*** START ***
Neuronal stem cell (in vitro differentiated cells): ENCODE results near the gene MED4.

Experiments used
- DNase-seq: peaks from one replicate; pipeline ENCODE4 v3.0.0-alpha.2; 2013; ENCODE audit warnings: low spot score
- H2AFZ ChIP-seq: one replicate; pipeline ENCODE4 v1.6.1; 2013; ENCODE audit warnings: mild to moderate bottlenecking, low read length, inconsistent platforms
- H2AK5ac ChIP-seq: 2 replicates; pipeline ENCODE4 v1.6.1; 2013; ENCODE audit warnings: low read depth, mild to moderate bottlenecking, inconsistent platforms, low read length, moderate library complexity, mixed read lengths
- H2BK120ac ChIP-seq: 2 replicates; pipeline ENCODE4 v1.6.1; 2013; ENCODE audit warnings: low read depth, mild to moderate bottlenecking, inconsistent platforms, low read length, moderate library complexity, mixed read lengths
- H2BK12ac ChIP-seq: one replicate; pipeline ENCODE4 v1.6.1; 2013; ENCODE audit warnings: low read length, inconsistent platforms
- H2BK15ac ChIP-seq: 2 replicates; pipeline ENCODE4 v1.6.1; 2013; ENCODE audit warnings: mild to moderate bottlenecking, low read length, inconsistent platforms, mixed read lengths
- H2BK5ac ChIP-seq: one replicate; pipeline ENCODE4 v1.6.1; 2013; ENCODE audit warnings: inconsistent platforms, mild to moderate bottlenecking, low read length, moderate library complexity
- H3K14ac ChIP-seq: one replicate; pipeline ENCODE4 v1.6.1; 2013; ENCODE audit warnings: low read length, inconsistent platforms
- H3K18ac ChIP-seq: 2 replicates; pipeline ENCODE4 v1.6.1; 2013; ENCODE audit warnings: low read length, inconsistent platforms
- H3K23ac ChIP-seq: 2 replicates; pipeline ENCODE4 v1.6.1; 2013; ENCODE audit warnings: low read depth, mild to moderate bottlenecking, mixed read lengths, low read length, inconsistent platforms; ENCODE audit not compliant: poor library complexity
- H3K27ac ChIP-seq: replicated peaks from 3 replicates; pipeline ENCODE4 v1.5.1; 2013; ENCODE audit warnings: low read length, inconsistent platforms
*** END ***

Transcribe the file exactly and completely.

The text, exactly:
Neuronal stem cell (in vitro differentiated cells): ENCODE results near the gene MED4.

Experiments used
- DNase-seq: peaks from one replicate; pipeline ENCODE4 v3.0.0-alpha.2; 2013; ENCODE audit warnings: low spot score
- H2AFZ ChIP-seq: one replicate; pipeline ENCODE4 v1.6.1; 2013; ENCODE audit warnings: mild to moderate bottlenecking, low read length, inconsistent platforms
- H2AK5ac ChIP-seq: 2 replicates; pipeline ENCODE4 v1.6.1; 2013; ENCODE audit warnings: low read depth, mild to moderate bottlenecking, inconsistent platforms, low read length, moderate library complexity, mixed read lengths
- H2BK120ac ChIP-seq: 2 replicates; pipeline ENCODE4 v1.6.1; 2013; ENCODE audit warnings: low read depth, mild to moderate bottlenecking, inconsistent platforms, low read length, moderate library complexity, mixed read lengths
- H2BK12ac ChIP-seq: one replicate; pipeline ENCODE4 v1.6.1; 2013; ENCODE audit warnings: low read length, inconsistent platforms
- H2BK15ac ChIP-seq: 2 replicates; pipeline ENCODE4 v1.6.1; 2013; ENCODE audit warnings: mild to moderate bottlenecking, low read length, inconsistent platforms, mixed read lengths
- H2BK5ac ChIP-seq: one replicate; pipeline ENCODE4 v1.6.1; 2013; ENCODE audit warnings: inconsistent platforms, mild to moderate bottlenecking, low read length, moderate library complexity
- H3K14ac ChIP-seq: one replicate; pipeline ENCODE4 v1.6.1; 2013; ENCODE audit warnings: low read length, inconsistent platforms
- H3K18ac ChIP-seq: 2 replicates; pipeline ENCODE4 v1.6.1; 2013; ENCODE audit warnings: low read length, inconsistent platforms
- H3K23ac ChIP-seq: 2 replicates; pipeline ENCODE4 v1.6.1; 2013; ENCODE audit warnings: low read depth, mild to moderate bottlenecking, mixed read lengths, low read length, inconsistent platforms; ENCODE audit not compliant: poor library complexity
- H3K27ac ChIP-seq: replicated peaks from 3 replicates; pipeline ENCODE4 v1.5.1; 2013; ENCODE audit warnings: low read length, inconsistent platforms